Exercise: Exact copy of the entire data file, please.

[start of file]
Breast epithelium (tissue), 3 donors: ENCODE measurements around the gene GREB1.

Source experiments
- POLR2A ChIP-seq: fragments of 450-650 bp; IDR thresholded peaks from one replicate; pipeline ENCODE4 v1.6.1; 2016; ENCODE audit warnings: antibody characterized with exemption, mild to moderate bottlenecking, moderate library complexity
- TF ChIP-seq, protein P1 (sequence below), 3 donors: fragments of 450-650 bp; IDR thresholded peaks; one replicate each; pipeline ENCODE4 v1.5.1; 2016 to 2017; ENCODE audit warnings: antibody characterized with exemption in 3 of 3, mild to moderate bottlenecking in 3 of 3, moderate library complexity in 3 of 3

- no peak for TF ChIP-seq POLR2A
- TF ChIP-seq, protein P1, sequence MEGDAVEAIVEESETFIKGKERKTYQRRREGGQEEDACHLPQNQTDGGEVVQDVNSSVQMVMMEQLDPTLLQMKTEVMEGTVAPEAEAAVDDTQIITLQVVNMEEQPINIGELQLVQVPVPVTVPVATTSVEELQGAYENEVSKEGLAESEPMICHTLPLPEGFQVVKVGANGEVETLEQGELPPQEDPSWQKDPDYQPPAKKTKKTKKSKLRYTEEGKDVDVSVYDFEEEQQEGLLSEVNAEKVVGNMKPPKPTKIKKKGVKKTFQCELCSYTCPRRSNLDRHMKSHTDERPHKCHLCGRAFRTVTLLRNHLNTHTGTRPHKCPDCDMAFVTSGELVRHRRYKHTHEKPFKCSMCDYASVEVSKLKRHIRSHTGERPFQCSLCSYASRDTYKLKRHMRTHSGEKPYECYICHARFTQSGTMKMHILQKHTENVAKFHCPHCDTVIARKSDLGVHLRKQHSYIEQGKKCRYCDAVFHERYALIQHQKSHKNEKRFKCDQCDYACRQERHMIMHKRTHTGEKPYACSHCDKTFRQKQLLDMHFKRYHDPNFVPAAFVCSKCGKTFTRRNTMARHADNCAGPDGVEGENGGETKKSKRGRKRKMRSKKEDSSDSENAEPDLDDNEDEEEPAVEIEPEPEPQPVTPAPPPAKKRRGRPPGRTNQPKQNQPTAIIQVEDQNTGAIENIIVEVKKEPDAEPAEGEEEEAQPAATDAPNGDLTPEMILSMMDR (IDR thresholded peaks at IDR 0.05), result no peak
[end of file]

Breast epithelium (tissue), 3 donors: ENCODE measurements around the gene GREB1.

Source experiments
- POLR2A ChIP-seq: fragments of 450-650 bp; IDR thresholded peaks from one replicate; pipeline ENCODE4 v1.6.1; 2016; ENCODE audit warnings: antibody characterized with exemption, mild to moderate bottlenecking, moderate library complexity
- TF ChIP-seq, protein P1 (sequence below), 3 donors: fragments of 450-650 bp; IDR thresholded peaks; one replicate each; pipeline ENCODE4 v1.5.1; 2016 to 2017; ENCODE audit warnings: antibody characterized with exemption in 3 of 3, mild to moderate bottlenecking in 3 of 3, moderate library complexity in 3 of 3

- no peak for TF ChIP-seq POLR2A
- TF ChIP-seq, protein P1, sequence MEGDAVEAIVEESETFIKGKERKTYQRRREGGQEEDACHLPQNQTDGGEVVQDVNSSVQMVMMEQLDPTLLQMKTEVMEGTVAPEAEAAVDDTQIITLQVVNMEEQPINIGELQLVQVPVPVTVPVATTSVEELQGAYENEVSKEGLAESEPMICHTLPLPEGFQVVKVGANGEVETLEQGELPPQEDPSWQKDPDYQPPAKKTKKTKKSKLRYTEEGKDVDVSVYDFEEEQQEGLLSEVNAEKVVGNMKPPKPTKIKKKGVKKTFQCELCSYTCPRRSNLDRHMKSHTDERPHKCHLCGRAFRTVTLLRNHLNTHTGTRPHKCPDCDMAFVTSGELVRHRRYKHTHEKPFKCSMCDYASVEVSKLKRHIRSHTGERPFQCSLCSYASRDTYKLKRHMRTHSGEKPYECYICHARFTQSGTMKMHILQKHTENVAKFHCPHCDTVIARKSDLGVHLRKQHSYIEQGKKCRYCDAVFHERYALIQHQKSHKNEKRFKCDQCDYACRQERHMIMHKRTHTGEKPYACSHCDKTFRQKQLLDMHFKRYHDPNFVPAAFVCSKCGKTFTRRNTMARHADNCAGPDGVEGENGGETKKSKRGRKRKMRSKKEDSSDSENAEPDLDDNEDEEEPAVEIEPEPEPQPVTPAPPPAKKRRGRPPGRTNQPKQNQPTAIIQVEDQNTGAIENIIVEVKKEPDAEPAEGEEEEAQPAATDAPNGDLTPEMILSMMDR (IDR thresholded peaks at IDR 0.05), result no peak